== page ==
DaVinci Resolve: Consolidate Clips Function

DaVinci Resolve: Consolidate Clips Function

November 1, 2014

DaVinci Resolve's renamed Consolidate Clips function can now work with Quicktime and MXF files. Learn how to use this command.


How do you use DaVinci Resolve Trim Clips Consolidate Clips Function?

Imagine: A client walks in your grading suite with 6 terabytes of footage on a Raid, drops it on your desk and says, “Please color grade this film and I have no idea which of these 6 terabytes are in my locked picture.”

Question: How the heck are you supposed to copy 6 terabytes to your local, high-performance hard drives at the drop of a hat?

In some circles, they hand that RAID over to an assistant who painstakingly goes shot by shot through the film, copying each camera original file that’s used in the final timeline.

For a 60 minute timeline we could end up with a few dozen hours of camera original footage.

Talk about a waste of time spent copying excessive media. And a waste of hard drive space storing all that excessive media.

How about this alternative: You copy to your drives only the precise media you need?

By precise I mean: You trim down those hours and hours of unused footage to only those moments that appear in the finished timeline. And you do it without recompressing your footage (and taking a hit in image quality). This trim down would be bit-for-bit identical to the camera originals—just shorter.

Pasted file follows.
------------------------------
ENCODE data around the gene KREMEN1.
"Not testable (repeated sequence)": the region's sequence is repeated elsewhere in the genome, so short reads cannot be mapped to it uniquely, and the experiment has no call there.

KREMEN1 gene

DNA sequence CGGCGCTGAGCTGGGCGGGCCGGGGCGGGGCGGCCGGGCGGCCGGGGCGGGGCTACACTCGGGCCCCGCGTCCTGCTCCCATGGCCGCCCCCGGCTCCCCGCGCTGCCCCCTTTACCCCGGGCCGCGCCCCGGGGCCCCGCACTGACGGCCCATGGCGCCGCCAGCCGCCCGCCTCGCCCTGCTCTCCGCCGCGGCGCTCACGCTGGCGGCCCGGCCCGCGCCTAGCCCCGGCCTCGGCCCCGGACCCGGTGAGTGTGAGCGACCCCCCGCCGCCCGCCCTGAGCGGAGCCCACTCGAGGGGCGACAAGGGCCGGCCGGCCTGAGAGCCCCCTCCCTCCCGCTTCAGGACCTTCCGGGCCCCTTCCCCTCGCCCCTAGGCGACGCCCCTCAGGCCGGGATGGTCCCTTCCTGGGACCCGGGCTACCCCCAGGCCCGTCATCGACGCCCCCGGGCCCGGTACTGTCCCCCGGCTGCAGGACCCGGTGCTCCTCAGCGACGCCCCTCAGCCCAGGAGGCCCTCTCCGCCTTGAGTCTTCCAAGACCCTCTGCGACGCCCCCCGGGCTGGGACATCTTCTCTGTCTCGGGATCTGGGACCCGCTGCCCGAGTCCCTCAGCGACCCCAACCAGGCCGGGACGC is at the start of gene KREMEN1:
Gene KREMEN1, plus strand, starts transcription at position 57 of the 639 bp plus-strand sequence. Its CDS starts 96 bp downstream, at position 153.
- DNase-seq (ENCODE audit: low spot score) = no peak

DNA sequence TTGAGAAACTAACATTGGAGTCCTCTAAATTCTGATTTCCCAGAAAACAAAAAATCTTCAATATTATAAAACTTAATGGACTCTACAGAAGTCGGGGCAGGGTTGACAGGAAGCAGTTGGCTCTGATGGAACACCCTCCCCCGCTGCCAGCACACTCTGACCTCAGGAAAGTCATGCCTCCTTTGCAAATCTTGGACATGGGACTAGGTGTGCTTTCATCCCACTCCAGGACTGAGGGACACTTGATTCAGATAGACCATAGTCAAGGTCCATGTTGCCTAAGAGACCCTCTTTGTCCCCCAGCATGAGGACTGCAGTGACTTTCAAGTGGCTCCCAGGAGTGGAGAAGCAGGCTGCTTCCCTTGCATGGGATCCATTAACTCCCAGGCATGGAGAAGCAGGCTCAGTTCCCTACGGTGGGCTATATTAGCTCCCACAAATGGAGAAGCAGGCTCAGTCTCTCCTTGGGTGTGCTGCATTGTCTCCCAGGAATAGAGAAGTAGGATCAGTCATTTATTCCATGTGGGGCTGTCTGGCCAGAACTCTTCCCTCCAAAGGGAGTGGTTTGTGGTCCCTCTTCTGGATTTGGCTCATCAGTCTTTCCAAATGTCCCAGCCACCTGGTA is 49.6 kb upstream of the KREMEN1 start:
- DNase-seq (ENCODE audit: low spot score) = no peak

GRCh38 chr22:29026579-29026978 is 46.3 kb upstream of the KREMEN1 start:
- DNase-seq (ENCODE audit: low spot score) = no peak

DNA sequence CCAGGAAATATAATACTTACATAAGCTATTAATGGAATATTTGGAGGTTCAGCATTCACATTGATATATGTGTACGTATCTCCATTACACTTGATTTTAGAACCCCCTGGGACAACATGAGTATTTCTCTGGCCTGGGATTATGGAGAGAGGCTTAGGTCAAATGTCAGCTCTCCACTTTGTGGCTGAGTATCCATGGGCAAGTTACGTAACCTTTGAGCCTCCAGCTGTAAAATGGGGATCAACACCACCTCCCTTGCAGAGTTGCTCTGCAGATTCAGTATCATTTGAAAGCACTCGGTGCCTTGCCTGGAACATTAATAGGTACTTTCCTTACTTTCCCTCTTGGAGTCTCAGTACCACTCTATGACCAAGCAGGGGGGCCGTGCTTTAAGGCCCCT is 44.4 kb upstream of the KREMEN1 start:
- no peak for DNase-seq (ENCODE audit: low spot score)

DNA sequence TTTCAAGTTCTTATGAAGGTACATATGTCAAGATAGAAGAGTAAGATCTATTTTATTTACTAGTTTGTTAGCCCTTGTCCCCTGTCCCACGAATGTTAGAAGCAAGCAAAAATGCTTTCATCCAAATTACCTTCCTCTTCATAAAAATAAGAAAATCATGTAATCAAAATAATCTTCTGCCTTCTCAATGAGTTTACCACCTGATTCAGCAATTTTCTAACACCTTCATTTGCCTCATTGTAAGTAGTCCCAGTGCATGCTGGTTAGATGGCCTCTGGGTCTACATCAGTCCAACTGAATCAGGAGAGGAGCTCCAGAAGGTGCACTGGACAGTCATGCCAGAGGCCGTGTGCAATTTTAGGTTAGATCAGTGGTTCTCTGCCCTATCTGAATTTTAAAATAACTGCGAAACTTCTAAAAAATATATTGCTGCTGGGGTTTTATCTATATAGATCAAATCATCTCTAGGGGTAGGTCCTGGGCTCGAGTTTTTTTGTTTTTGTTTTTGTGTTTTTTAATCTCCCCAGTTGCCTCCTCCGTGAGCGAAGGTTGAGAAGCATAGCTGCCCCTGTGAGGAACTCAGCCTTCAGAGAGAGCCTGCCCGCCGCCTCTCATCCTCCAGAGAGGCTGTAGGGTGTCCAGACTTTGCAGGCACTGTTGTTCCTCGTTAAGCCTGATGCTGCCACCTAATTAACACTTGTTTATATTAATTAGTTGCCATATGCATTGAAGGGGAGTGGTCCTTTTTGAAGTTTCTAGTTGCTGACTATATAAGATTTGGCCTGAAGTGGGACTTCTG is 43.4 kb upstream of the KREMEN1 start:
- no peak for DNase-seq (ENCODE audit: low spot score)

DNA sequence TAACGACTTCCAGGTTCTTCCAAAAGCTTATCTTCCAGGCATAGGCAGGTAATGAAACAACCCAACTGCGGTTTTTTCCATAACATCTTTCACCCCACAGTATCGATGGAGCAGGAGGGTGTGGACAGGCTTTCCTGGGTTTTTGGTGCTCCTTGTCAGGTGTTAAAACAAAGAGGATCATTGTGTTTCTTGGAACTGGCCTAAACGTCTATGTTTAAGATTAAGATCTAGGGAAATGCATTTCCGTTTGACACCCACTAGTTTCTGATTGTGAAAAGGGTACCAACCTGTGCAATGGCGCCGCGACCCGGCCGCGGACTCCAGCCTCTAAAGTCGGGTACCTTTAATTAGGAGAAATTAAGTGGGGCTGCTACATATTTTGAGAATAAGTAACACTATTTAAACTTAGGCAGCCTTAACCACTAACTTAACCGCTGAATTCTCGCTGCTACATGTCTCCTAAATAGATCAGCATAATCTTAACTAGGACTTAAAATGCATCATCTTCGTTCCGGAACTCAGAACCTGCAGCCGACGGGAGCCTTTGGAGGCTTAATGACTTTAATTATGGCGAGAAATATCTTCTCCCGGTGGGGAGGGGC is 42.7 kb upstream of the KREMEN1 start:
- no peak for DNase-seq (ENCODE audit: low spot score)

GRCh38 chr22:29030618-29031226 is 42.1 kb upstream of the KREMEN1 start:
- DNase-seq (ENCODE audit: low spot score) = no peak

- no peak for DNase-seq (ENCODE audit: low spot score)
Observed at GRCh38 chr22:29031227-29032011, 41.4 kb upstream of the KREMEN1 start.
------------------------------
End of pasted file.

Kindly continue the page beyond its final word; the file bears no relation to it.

Instead of copying 6TB of footage, we’re talking copying only 100-300GB of footage (depending on the codec).

At that amount of footage, it’s easy to get that material off your client’s drives… and at the end of the job, it’s easy to archive that source footage.

DaVinci Resolve has exactly this ‘trim’ function. It’s called Trim Clips Consolidate Clips.

Is now called 'Consolidate Clips' in Resolve 11.1.1 and later
‘Trim Clips’ is now called ‘Consolidate Clips’ in Resolve 11.1.1

That’s what this Insight is about. How to use Resolve 11’s ‘Consolidate Clips’ command. This video is ripped from MixingLight’s DaVinci Resolve 11 Deep Insights training. We recorded it after Blackmagic released the Resolve 11.1 update, since that update broadened the usefulness of the ‘Consolidate Clips’ command. Prior to Resolve 11.1 this command could only be used with RED footage and image sequences.

With Resolve 11.1 and later, Consolidate Clips can now be used on quicktime movies and .mxf files—making it supremely useful to a much broader range of DaVinci Resolve users.

In DaVinci Resolve 11.1.1 Upate, ‘Trim Clips’ was renamed ‘Consolidate Clips’.

When I recorded this video Insight, I was using DaVinci Resolve 11.1, so I’ll be demoing the functionality of this function using the ‘Trim Clips’ command.

If you’re running Resolve 11.1.1 or later – then just mentally substitute ‘Consolidate Clips’ where you see me use ‘Trim Clips’ command and we’ll be talking about the exact same thing.

Enjoy!

As always, use the comments to ask questions or add your own thoughts to this Insight!

– Patrick

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Comments

16 thoughts on “DaVinci Resolve: Consolidate Clips Function”

  1. No matter how they rename it in R11.1.1, I’m so glad the to be able to consolidate MOV clips since R11.1.